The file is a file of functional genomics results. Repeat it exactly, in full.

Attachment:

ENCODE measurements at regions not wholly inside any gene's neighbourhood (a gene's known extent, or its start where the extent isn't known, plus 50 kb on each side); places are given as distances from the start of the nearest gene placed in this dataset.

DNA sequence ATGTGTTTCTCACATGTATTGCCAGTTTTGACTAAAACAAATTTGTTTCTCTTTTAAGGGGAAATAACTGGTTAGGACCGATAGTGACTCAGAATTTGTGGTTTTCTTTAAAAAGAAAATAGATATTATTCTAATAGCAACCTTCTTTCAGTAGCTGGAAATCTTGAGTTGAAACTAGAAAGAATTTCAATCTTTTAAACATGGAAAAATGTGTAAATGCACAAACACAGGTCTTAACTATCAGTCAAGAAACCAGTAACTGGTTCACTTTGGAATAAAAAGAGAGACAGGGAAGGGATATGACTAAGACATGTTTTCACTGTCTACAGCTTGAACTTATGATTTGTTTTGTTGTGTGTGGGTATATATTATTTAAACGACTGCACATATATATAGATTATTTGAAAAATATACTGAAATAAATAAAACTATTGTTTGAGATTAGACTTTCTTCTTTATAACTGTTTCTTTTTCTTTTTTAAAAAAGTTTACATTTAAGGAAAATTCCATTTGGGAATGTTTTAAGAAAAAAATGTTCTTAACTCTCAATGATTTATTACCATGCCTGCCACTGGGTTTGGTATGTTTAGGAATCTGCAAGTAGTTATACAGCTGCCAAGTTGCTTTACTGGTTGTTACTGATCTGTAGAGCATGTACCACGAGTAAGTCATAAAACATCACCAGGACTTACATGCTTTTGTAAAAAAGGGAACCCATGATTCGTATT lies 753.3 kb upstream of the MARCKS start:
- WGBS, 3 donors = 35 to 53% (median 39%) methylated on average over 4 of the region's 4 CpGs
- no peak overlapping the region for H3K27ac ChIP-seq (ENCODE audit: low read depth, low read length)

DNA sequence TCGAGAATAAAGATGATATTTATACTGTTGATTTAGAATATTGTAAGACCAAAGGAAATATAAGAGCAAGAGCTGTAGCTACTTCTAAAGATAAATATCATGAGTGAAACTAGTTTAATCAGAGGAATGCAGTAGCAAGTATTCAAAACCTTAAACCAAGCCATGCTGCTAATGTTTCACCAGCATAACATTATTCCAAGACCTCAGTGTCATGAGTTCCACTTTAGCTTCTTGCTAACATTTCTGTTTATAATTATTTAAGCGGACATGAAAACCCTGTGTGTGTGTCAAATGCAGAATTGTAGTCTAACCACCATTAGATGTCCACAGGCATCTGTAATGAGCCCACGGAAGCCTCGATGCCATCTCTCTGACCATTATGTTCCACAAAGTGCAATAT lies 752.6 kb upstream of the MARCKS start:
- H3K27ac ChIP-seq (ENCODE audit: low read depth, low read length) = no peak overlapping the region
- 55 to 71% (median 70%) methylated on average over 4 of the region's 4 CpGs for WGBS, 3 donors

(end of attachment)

ENCODE measurements at regions not wholly inside any gene's neighbourhood (a gene's known extent, or its start where the extent isn't known, plus 50 kb on each side); places are given as distances from the start of the nearest gene placed in this dataset.

DNA sequence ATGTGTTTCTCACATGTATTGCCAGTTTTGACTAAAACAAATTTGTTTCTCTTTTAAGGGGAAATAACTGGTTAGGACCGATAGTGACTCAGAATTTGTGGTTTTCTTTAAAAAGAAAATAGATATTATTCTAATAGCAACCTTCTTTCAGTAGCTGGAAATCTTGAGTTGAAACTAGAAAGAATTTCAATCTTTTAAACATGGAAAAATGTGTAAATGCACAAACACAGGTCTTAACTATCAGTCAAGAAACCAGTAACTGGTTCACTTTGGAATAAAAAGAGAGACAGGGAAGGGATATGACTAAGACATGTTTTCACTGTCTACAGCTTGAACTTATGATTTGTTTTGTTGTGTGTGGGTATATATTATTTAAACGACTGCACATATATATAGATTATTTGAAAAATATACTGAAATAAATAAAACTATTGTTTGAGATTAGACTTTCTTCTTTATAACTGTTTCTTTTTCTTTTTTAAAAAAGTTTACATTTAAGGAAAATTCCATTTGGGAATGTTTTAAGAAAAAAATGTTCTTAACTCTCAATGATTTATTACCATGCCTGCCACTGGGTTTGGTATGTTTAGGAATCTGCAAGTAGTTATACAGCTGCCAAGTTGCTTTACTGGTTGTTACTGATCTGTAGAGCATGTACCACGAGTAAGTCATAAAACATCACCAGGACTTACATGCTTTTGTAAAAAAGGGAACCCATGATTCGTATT lies 753.3 kb upstream of the MARCKS start:
- WGBS, 3 donors = 35 to 53% (median 39%) methylated on average over 4 of the region's 4 CpGs
- no peak overlapping the region for H3K27ac ChIP-seq (ENCODE audit: low read depth, low read length)

DNA sequence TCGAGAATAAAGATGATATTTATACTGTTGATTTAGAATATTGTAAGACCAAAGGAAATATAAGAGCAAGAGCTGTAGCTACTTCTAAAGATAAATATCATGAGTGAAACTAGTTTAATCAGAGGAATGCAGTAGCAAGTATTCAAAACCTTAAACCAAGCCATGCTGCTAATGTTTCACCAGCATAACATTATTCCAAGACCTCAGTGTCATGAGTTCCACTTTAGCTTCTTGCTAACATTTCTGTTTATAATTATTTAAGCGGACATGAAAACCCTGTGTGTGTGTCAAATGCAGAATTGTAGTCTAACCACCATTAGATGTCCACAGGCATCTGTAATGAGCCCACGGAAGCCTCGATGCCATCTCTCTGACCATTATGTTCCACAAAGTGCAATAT lies 752.6 kb upstream of the MARCKS start:
- H3K27ac ChIP-seq (ENCODE audit: low read depth, low read length) = no peak overlapping the region
- 55 to 71% (median 70%) methylated on average over 4 of the region's 4 CpGs for WGBS, 3 donors